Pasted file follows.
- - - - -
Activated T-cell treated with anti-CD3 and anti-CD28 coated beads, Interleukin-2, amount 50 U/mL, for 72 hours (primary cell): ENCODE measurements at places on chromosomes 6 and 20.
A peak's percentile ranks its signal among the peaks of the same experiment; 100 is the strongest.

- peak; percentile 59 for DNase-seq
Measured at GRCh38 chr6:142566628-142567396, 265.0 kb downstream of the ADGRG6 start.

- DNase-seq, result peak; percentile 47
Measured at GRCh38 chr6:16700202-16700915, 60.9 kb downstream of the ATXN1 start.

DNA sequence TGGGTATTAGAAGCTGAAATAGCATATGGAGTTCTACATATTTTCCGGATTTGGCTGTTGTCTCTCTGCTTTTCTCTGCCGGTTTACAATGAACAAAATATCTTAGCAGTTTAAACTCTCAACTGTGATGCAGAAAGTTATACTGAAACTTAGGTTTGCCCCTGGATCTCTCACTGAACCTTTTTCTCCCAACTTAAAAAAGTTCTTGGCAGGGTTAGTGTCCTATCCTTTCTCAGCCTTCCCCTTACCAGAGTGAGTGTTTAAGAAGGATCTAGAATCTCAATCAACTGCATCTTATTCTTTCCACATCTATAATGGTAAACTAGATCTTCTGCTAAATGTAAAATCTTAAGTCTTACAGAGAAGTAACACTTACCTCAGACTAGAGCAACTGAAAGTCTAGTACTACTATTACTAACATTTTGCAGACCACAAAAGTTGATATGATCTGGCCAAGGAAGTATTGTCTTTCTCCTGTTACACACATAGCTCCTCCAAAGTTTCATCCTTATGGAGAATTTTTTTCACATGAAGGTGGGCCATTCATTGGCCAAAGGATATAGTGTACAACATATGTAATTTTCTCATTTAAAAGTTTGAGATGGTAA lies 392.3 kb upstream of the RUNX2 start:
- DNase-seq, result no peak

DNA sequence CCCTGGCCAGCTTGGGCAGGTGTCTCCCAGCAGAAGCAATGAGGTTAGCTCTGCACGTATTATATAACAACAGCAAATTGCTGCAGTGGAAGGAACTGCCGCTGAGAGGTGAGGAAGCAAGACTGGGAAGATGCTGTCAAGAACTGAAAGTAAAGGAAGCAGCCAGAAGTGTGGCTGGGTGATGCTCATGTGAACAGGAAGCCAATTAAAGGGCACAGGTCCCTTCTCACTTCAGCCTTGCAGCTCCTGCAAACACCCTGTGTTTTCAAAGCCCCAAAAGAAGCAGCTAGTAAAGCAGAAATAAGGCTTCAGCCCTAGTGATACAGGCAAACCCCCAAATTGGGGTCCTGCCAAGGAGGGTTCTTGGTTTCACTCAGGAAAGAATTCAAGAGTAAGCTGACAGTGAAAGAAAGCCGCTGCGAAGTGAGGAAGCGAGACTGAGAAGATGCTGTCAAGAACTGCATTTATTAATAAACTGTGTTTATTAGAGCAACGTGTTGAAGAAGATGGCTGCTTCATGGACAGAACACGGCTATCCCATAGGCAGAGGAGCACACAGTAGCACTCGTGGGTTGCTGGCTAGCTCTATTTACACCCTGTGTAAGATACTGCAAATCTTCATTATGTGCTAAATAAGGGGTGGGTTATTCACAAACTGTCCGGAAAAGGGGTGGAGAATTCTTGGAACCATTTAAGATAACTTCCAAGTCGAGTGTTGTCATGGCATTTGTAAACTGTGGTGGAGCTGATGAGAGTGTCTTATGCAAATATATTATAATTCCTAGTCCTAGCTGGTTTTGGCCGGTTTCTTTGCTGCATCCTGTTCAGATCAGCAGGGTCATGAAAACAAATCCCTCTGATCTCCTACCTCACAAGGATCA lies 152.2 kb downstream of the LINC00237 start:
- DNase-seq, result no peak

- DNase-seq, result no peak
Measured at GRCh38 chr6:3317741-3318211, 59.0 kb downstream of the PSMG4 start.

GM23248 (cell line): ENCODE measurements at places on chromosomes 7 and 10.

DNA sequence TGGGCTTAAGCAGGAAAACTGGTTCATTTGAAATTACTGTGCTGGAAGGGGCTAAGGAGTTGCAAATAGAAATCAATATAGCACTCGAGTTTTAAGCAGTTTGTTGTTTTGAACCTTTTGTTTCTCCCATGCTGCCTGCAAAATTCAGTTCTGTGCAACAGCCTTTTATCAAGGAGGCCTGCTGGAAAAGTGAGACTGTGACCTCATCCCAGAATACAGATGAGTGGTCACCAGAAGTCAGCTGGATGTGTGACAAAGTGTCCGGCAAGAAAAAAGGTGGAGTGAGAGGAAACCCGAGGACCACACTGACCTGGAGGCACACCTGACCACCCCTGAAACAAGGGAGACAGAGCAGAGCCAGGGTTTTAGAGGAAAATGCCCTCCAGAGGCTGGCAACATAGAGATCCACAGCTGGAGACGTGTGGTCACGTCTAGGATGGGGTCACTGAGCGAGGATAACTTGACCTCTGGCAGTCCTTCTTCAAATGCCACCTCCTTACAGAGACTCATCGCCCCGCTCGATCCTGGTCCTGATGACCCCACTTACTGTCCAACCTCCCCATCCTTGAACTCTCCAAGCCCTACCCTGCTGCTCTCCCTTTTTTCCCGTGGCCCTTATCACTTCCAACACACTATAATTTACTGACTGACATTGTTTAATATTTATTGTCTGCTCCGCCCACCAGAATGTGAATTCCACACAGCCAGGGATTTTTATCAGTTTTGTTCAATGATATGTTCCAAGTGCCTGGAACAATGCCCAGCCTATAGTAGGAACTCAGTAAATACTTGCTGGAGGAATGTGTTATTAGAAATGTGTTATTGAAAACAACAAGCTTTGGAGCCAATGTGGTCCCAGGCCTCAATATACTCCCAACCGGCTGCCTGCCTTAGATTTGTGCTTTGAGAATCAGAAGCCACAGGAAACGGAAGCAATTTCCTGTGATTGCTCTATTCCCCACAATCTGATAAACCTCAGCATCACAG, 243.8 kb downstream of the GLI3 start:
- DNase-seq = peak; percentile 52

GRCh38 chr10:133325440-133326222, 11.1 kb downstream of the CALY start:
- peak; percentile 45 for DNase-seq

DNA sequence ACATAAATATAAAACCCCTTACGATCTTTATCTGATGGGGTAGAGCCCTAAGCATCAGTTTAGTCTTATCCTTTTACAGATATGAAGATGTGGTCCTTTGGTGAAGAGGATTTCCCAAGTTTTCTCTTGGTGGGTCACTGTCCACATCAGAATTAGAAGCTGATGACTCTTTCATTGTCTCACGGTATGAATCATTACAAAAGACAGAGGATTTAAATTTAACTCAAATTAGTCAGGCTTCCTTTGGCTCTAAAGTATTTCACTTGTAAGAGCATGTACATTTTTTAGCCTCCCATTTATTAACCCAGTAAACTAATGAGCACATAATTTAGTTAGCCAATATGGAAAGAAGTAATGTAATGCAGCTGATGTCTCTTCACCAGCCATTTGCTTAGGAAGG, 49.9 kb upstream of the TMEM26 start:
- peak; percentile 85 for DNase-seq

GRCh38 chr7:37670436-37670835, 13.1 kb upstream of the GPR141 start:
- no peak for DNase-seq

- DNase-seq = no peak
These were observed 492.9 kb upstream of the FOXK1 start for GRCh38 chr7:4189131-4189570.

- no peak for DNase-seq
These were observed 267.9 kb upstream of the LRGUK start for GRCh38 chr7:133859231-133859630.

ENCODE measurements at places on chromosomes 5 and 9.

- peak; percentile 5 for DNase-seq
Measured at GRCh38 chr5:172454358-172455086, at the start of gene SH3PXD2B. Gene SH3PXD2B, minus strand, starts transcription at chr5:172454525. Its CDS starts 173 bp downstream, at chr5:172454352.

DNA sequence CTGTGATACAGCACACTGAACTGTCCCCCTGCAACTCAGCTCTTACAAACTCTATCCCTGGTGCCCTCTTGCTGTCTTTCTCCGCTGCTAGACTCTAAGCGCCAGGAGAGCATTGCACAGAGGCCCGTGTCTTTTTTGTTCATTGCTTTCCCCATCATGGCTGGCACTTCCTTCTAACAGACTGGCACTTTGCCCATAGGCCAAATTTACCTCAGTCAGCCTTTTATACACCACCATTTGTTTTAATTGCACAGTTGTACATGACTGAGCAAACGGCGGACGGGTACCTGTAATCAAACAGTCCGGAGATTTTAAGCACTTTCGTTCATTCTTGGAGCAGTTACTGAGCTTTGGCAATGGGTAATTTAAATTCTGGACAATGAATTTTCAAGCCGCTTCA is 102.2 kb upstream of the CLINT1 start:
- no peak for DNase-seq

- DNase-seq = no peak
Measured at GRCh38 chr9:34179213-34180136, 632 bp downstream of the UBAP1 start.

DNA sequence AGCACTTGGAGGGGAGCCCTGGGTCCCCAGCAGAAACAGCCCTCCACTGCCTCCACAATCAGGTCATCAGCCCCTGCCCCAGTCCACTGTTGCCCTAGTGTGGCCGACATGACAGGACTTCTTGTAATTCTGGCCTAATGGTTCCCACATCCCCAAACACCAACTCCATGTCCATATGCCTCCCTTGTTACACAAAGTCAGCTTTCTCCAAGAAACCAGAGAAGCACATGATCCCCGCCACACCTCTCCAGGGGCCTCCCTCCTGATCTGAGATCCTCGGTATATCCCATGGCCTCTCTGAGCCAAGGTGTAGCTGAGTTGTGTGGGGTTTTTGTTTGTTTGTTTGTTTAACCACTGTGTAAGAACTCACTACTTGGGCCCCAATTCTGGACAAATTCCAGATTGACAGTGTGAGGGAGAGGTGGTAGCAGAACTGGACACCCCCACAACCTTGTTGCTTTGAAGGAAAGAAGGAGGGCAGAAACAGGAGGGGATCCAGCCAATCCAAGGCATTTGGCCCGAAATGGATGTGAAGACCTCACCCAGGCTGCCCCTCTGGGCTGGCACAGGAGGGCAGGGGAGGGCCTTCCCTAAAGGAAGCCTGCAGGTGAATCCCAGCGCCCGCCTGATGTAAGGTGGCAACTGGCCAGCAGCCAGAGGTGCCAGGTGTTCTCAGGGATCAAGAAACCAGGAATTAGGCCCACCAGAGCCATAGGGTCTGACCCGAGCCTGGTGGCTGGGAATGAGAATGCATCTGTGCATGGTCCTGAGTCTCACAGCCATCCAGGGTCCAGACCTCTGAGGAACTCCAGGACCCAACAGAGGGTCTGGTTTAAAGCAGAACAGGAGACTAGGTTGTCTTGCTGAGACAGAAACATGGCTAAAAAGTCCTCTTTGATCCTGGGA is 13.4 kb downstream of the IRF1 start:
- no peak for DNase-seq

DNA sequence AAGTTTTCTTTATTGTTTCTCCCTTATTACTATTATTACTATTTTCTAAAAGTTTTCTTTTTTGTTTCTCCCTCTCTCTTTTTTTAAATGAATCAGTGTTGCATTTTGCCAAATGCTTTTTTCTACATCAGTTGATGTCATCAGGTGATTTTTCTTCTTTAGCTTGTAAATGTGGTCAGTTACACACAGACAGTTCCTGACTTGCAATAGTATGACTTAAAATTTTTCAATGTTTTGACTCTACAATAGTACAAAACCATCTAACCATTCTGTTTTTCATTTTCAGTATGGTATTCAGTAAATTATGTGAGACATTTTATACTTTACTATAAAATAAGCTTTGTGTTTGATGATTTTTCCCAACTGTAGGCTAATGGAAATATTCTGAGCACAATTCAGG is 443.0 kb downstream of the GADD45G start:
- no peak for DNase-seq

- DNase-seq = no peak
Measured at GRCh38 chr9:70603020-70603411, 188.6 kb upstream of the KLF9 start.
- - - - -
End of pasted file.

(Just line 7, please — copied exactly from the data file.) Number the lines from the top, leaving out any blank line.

DNA sequence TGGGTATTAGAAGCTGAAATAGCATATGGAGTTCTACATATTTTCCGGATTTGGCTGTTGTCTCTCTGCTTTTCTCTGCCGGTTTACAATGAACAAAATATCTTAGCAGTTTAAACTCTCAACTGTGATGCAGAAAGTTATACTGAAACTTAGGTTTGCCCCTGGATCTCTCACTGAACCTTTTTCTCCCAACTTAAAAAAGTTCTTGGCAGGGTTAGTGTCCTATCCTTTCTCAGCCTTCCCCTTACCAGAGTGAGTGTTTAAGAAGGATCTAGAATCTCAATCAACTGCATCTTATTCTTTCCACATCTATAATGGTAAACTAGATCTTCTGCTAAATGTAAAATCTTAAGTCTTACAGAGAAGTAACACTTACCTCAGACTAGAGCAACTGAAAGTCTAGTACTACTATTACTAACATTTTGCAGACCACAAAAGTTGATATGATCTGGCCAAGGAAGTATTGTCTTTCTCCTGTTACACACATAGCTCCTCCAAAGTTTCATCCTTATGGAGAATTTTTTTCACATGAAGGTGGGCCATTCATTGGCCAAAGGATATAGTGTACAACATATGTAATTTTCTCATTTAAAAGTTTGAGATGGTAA lies 392.3 kb upstream of the RUNX2 start: